Masters Theses

Date of Award


Degree Type


Degree Name

Master of Science


Engineering Science

Major Professor

Jack F. Wasserman

Committee Members

Richard J. Jendrucko, Arnold Lumsdaine


There has been a broad history of injuries occurring as the result of vibratory hand-tool use. Following these findings, three human safety standards have been proposed. These standards declare that the dynamic properties with respect to acceleration frequency spectra must be determined for vibratory hand tools. These properties must meet specific tolerances in order to be considered acceptable for use.

The standards, however, do not recognize the significance of the coupling characteristics and the energy transfer between the user and vibrating handle. This interaction reveals the amount of vibratory energy that enters the user's hands. Epidemiological data for VWF shows that certain zones of the hand are first affected causing the onset of disease. Hence vibration is most severe at specific locations on the hand.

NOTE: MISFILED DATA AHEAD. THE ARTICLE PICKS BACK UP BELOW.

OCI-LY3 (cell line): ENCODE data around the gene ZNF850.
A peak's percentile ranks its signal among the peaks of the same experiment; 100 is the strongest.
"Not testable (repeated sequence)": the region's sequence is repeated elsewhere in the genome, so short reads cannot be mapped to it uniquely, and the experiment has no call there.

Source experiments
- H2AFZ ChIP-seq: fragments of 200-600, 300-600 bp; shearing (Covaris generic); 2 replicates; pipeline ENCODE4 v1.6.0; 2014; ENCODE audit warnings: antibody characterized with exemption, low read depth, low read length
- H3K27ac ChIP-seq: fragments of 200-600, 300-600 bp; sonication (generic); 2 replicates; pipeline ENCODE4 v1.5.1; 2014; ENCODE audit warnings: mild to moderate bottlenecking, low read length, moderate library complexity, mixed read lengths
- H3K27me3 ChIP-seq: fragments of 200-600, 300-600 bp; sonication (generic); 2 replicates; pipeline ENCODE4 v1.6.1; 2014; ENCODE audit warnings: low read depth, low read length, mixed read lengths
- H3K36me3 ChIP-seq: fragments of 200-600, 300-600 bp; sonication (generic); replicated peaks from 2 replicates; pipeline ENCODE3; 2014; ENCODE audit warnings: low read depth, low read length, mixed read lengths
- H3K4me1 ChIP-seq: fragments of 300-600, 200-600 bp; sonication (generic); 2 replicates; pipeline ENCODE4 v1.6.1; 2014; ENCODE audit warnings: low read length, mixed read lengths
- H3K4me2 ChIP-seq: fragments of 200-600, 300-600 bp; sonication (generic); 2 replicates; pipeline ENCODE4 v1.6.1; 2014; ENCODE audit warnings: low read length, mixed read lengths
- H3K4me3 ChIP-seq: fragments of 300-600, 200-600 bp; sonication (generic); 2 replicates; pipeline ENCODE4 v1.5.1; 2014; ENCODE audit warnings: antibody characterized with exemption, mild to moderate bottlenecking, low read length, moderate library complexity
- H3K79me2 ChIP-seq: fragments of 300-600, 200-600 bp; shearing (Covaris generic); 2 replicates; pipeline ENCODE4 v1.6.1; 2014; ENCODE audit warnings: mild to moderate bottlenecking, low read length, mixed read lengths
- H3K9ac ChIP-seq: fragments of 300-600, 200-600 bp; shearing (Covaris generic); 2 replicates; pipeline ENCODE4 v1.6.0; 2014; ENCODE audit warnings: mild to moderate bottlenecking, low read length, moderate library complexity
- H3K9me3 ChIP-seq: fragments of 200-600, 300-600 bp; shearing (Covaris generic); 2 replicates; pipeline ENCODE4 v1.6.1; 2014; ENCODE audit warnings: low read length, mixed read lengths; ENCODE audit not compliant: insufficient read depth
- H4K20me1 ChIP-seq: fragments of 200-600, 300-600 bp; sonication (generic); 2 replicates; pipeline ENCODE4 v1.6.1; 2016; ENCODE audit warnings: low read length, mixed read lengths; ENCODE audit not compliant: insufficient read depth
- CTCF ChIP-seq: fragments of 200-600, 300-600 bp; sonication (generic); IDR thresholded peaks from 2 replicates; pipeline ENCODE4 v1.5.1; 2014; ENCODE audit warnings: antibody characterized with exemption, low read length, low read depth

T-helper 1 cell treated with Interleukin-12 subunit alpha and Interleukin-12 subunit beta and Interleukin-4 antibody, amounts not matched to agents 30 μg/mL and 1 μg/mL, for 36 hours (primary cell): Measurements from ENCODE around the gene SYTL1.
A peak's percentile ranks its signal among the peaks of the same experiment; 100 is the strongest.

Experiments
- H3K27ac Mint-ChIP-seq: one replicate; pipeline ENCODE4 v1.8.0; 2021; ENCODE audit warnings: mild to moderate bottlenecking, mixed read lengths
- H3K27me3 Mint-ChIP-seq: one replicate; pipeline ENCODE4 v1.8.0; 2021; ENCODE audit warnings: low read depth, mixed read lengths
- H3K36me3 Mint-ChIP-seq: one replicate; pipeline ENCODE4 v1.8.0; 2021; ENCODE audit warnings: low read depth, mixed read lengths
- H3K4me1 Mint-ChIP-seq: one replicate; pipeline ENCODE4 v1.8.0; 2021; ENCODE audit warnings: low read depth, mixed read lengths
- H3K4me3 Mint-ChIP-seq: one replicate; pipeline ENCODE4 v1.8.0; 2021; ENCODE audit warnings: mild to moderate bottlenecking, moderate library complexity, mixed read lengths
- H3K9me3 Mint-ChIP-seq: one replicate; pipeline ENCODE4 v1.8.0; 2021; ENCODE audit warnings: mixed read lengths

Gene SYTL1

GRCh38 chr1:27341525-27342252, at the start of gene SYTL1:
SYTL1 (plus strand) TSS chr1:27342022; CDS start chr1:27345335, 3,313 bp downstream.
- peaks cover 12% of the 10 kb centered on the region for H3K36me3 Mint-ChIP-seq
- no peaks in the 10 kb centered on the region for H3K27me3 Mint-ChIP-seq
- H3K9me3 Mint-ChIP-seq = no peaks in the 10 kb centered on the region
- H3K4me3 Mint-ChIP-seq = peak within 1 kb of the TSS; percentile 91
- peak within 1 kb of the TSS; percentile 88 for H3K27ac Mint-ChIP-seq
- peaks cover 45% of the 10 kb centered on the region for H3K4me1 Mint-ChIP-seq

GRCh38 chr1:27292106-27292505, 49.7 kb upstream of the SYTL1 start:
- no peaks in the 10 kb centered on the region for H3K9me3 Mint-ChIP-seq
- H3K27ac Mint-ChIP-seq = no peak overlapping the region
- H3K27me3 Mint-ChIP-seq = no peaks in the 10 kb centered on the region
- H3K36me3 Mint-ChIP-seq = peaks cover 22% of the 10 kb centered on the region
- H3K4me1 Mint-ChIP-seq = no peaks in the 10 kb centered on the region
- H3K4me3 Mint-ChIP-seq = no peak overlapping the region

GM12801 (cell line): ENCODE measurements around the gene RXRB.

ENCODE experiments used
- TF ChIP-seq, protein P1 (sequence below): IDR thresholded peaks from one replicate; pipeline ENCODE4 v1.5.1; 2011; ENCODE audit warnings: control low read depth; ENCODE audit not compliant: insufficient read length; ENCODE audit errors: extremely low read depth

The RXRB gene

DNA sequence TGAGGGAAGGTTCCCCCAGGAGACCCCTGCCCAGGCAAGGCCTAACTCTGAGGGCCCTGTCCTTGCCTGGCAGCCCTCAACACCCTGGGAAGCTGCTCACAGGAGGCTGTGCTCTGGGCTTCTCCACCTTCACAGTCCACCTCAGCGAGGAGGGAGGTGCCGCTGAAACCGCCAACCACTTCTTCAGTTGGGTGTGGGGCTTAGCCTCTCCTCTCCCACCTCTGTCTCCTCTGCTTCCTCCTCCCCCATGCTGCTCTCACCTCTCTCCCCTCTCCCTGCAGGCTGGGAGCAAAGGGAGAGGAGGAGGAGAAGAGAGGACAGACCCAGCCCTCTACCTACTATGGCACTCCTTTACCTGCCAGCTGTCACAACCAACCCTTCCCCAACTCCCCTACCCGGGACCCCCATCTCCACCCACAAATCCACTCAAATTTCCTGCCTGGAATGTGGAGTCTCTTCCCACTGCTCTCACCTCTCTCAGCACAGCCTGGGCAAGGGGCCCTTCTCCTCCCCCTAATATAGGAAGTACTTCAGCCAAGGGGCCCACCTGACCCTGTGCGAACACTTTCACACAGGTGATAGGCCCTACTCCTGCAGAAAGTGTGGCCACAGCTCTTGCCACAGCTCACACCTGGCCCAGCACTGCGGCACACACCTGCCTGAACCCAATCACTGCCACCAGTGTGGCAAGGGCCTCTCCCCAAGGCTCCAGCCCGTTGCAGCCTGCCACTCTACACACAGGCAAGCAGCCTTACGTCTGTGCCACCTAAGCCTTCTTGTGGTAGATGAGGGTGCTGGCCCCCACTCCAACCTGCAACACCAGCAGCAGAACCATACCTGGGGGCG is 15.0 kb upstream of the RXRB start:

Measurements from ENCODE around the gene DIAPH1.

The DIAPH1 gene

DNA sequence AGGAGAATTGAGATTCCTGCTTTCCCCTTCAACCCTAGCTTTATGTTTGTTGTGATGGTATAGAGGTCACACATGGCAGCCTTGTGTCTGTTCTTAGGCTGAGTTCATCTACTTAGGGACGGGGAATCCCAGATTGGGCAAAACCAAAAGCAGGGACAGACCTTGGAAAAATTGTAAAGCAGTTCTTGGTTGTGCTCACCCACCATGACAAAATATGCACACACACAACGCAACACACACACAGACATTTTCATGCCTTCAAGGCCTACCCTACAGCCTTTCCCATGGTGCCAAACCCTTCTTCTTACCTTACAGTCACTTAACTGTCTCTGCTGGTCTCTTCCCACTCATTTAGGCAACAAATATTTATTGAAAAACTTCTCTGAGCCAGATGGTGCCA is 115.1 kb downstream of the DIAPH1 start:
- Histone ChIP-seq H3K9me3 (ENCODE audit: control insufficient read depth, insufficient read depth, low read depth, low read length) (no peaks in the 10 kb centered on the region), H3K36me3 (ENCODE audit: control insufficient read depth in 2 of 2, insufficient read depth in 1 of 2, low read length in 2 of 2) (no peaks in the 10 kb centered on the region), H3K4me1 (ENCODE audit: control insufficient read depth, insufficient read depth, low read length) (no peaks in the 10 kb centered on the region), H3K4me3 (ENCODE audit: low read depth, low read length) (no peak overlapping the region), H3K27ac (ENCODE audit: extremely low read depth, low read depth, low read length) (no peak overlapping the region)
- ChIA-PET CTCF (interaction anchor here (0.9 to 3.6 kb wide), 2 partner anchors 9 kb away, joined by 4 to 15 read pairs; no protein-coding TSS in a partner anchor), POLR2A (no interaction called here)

The aim of this study was to measure the coupling forces on the hand during the operation of several tool types in real-world working conditions. Simultaneous measurements of force and acceleration were examined in order to determine similarities and differences of the resulting frequency spectra. Transfer functions were used to validate these relationships although non-linearity of the hand system may reduce the values of coherence. In addition, force variations at the finger and palm with respect to coupling dynamics and hand geometry were assessed. Finally, the reliability of the resistive-based force instrumentation system used in this study to produce accurate and repeatable measurements was assessed.

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